OJJDP Holds Family Engagement Listening Sessions

A photo of father and son
During the spring and summer of 2011, OJJDP hosted a series of Family Engagement Listening Sessions to provide OJJDP, state juvenile justice agencies, and other stakeholders with a greater understanding of what families face when their child becomes involved in the juvenile or criminal justice system. OJJDP leadership and staff participated in the sessions. The four listening sessions were held in New Orleans, LA, on March 30; in Washington, DC, on April 27 and June 15; and in Santa Fe, NM, on July 26.

Family members of current and previously incarcerated youth shared their firsthand experiences, challenges, and recommendations. The discussions focused on four broad topic areas: the expectations and the reality of families' first encounters with the juvenile justice system, how the needs of youth were (or were not) met during the child's period of confinement, how the family was treated and served (or not) while their son or daughter was incarcerated, and services received (or not) after the youth was released.

Families spoke of often frustrating circumstances leading up to their child's involvement with the juvenile justice system as they mostly unsuccessfully tried to address mounting behavior challenges and to obtain needed mental health services and effective educational responses to their child's learning or other school-related needs. Many families had high hopes that the encounter with the juvenile justice system would be the beginning of helpful services for their youngster and for the family. Very few families found this to be the case once their child was incarcerated.

Instead, families faced a plethora of difficult, stressful, and, in some cases, fatal challenges. Most spoke of having little or no information about their rights, their child's rights, or the legal process at the beginning of or throughout the case. Several noted the lack of attention to their child's medical, mental health, and educational needs. Few families received support or services for themselves while their child was incarcerated, and visiting requirements were often onerous and difficult to meet. More than one family experienced the suicide of their child while in the system, while another family's son died shortly after release.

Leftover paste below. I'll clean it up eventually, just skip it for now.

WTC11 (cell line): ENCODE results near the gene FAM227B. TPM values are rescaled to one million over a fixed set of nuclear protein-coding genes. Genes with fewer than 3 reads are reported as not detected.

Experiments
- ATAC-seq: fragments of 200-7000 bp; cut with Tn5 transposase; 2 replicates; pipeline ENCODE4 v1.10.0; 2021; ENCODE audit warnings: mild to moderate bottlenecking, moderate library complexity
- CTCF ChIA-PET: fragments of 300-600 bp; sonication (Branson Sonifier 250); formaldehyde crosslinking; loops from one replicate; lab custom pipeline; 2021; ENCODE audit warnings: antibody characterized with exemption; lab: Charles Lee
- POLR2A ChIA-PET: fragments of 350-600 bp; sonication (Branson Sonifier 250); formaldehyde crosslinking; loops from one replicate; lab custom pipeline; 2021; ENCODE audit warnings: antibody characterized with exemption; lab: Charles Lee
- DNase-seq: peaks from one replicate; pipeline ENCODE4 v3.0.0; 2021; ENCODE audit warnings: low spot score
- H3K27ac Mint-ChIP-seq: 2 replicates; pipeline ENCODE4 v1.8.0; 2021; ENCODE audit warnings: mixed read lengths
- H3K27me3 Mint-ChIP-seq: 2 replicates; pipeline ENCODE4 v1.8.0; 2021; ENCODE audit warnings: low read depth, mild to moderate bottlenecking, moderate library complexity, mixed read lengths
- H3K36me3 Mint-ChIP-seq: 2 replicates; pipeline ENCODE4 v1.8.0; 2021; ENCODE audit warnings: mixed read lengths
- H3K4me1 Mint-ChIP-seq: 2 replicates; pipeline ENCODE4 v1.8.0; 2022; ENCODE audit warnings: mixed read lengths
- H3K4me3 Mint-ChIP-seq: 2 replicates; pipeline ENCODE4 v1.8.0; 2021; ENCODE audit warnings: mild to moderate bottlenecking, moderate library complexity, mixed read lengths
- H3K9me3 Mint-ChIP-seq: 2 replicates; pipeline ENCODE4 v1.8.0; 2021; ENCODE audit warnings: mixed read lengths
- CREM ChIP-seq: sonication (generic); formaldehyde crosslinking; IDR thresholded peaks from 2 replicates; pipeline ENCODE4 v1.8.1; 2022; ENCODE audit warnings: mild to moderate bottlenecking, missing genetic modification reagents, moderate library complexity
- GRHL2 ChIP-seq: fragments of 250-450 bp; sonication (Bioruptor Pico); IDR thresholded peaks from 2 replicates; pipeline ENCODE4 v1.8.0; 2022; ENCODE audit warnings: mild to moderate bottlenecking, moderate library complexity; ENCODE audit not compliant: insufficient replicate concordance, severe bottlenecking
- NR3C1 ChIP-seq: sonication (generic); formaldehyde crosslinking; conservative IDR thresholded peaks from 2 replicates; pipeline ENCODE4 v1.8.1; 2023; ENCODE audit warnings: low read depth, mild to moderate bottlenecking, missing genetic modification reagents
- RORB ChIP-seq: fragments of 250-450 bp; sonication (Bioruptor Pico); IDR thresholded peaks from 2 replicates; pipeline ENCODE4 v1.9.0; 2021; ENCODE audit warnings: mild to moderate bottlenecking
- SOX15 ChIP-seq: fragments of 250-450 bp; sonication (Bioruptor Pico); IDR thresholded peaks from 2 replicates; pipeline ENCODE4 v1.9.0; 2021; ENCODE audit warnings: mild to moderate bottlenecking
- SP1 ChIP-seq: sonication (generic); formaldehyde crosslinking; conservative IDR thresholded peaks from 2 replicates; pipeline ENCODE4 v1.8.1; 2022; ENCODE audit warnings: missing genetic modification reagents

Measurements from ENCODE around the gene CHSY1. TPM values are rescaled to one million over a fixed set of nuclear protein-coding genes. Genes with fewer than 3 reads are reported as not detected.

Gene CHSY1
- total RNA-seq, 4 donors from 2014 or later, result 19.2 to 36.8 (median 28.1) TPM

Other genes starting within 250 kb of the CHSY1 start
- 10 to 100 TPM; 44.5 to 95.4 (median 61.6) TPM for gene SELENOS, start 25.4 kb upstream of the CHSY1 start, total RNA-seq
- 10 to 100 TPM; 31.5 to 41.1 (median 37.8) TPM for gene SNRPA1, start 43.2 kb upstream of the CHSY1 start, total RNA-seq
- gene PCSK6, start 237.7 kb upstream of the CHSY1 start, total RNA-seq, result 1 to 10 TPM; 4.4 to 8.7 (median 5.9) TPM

Some families spoke of supportive programs their child participated in while in a juvenile justice detention facility, including learning how to manage emotions and anger, obtaining a high school diploma, or receiving college credits.

A forthcoming report will include a compilation of the families' experiences and policy recommendations that will help OJJDP develop strategies to assist state juvenile justice systems in increasing positive experiences and outcomes for youth and families. In addition, families are being invited to participate in OJJDP's upcoming National Conference, "Children's Justice & Safety: Unite, Build, Lead," at the Gaylord National Hotel & Convention Center in National Harbor, MD, on October 12–14, 2011.